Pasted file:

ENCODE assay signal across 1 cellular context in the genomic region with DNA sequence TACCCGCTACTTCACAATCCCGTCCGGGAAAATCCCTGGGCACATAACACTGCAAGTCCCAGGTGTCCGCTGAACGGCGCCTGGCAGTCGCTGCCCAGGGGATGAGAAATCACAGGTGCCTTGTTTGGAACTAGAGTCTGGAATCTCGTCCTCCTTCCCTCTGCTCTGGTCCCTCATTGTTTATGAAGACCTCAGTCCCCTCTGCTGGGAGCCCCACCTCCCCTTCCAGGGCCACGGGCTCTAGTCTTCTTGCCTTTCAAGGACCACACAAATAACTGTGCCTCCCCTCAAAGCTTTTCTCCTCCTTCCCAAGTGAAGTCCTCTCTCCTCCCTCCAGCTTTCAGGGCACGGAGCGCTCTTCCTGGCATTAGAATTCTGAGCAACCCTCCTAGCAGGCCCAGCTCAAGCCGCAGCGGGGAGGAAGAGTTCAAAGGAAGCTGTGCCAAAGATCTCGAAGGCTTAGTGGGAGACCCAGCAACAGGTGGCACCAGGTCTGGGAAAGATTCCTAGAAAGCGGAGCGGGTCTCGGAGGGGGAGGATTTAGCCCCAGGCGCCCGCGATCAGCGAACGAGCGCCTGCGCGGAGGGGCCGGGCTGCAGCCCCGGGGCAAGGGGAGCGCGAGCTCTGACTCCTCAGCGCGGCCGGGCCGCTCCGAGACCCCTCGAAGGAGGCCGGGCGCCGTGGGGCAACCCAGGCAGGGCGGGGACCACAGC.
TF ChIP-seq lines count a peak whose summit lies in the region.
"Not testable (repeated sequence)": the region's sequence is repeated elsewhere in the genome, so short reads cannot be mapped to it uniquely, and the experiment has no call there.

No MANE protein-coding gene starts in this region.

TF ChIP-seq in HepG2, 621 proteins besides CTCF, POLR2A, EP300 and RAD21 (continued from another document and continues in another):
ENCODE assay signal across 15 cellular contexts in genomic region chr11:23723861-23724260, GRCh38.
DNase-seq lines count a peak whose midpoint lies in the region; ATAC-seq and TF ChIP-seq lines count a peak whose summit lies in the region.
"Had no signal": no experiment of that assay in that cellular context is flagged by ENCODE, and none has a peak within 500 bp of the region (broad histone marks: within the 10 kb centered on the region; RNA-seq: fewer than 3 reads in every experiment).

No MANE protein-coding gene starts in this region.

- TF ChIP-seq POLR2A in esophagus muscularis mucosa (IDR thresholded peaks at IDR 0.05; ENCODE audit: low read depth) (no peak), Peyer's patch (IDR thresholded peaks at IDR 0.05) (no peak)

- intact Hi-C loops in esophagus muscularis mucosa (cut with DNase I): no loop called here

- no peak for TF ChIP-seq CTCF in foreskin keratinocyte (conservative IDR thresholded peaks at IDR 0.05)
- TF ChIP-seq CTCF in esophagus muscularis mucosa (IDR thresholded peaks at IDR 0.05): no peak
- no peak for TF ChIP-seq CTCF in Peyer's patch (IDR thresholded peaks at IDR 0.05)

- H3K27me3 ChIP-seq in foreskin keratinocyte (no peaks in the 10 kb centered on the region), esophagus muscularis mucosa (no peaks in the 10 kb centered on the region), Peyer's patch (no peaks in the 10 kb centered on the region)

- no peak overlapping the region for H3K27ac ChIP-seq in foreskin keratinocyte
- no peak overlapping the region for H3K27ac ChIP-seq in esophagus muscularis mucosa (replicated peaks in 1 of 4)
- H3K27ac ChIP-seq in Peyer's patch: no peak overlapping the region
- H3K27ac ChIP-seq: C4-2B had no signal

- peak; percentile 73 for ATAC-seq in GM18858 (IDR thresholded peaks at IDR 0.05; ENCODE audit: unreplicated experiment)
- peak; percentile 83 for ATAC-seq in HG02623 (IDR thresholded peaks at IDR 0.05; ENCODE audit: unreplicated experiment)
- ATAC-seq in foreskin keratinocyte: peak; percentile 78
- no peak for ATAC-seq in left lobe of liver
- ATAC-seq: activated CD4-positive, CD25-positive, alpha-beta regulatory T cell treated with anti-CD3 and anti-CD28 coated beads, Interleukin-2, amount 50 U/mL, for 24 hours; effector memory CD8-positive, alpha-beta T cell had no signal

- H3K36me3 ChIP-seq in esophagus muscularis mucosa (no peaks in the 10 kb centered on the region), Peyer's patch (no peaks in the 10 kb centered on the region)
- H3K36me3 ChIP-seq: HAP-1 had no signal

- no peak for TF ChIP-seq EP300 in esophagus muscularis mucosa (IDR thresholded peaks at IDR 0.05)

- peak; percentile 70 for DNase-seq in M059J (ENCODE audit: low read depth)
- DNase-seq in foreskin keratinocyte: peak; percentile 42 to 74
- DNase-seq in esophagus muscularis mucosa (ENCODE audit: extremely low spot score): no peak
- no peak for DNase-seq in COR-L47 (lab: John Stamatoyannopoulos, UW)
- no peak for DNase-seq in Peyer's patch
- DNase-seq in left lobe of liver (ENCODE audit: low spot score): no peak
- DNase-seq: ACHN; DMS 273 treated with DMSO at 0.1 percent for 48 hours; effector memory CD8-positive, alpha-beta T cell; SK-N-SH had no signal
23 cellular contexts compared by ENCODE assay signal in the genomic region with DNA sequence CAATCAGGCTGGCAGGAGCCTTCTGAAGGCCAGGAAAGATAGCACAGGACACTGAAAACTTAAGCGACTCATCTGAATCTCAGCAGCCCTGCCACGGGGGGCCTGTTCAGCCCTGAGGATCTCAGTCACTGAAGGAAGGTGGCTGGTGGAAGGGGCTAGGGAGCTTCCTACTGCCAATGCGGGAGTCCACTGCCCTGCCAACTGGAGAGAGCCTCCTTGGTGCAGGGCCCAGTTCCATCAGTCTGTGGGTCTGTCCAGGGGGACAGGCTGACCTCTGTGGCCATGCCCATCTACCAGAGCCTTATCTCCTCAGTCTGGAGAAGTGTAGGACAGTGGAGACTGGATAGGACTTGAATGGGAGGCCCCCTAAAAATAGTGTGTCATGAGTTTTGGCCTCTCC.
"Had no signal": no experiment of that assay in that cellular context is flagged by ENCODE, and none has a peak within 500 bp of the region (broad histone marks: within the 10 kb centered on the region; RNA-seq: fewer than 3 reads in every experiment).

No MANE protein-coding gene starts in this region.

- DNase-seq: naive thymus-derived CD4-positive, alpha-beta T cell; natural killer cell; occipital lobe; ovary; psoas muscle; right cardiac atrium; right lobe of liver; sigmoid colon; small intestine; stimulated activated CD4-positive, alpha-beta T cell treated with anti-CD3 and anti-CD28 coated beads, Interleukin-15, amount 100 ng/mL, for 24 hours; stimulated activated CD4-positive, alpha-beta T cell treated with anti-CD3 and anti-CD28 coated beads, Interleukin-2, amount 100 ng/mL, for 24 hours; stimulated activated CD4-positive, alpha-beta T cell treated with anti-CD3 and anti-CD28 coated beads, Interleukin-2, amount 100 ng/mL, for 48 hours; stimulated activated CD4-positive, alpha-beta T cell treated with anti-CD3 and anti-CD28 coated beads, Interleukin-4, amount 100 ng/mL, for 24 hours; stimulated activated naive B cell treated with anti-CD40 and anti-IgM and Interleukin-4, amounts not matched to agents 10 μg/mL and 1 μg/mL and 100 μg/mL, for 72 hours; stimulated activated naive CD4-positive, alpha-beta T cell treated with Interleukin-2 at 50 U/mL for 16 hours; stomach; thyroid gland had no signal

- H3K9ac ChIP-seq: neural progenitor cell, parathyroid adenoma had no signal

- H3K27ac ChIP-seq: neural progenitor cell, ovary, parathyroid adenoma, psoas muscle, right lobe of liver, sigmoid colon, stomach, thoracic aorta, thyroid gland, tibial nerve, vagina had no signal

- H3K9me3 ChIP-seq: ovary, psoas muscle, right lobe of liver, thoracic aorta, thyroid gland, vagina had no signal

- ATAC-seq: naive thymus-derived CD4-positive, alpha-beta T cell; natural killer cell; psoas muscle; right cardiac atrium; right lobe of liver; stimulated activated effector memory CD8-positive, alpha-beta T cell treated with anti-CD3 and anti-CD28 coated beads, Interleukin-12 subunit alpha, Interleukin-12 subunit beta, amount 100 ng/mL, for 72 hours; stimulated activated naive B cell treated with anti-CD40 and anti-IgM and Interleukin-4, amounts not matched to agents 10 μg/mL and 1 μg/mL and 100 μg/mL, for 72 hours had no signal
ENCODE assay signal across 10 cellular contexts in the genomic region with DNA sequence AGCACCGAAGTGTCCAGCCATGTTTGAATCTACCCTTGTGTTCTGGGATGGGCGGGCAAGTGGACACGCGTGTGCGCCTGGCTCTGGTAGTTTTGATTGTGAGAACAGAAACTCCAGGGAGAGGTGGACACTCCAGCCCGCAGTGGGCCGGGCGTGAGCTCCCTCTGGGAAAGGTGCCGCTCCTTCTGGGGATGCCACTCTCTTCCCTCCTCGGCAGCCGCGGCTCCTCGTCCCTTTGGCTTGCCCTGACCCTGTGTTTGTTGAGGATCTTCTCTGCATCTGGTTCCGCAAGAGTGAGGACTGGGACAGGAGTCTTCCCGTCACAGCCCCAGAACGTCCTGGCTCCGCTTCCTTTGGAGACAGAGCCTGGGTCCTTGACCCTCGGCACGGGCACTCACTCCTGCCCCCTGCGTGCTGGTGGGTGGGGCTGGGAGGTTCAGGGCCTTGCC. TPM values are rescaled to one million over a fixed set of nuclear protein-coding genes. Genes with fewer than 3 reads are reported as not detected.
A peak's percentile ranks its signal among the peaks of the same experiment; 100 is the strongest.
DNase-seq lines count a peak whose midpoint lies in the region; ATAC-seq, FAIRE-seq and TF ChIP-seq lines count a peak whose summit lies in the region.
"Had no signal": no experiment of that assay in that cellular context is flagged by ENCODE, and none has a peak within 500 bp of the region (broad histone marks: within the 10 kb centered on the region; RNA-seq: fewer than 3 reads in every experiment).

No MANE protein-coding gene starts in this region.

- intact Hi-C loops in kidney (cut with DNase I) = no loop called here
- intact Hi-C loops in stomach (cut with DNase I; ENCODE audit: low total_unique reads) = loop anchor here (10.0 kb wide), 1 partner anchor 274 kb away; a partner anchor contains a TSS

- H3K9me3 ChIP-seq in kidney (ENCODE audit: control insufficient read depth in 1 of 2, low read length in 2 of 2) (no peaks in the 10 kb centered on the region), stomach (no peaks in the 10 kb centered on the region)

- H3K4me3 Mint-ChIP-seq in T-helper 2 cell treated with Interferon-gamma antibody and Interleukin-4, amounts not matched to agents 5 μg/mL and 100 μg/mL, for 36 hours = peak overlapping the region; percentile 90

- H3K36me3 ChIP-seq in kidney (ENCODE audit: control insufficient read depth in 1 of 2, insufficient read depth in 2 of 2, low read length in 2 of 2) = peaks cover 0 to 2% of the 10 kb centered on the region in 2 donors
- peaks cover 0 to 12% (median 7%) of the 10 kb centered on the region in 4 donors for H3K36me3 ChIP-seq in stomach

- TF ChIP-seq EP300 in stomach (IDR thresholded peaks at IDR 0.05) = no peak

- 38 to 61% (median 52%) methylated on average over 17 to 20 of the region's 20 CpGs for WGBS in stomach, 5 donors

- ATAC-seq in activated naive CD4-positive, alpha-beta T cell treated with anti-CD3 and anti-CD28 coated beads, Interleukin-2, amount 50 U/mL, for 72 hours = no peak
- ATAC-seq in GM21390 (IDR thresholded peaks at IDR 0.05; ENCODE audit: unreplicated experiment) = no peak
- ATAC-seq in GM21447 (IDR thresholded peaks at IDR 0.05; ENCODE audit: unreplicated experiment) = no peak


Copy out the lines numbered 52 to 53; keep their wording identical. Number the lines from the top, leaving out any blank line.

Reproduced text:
- H3K36me3 ChIP-seq in kidney (ENCODE audit: control insufficient read depth in 1 of 2, insufficient read depth in 2 of 2, low read length in 2 of 2) = peaks cover 0 to 2% of the 10 kb centered on the region in 2 donors
- peaks cover 0 to 12% (median 7%) of the 10 kb centered on the region in 4 donors for H3K36me3 ChIP-seq in stomach